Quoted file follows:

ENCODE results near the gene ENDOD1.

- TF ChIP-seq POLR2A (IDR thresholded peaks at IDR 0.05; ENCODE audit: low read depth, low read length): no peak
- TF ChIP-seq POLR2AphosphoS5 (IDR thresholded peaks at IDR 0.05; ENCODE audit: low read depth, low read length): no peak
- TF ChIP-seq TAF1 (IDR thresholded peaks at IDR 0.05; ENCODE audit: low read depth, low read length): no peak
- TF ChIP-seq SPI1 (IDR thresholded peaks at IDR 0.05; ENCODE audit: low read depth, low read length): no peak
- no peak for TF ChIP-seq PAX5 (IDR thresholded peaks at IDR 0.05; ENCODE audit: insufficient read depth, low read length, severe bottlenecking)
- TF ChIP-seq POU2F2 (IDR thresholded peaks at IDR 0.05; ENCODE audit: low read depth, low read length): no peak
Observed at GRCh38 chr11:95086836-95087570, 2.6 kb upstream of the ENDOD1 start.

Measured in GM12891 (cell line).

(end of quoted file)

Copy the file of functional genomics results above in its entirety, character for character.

ENCODE results near the gene ENDOD1.

- TF ChIP-seq POLR2A (IDR thresholded peaks at IDR 0.05; ENCODE audit: low read depth, low read length): no peak
- TF ChIP-seq POLR2AphosphoS5 (IDR thresholded peaks at IDR 0.05; ENCODE audit: low read depth, low read length): no peak
- TF ChIP-seq TAF1 (IDR thresholded peaks at IDR 0.05; ENCODE audit: low read depth, low read length): no peak
- TF ChIP-seq SPI1 (IDR thresholded peaks at IDR 0.05; ENCODE audit: low read depth, low read length): no peak
- no peak for TF ChIP-seq PAX5 (IDR thresholded peaks at IDR 0.05; ENCODE audit: insufficient read depth, low read length, severe bottlenecking)
- TF ChIP-seq POU2F2 (IDR thresholded peaks at IDR 0.05; ENCODE audit: low read depth, low read length): no peak
Observed at GRCh38 chr11:95086836-95087570, 2.6 kb upstream of the ENDOD1 start.

Measured in GM12891 (cell line).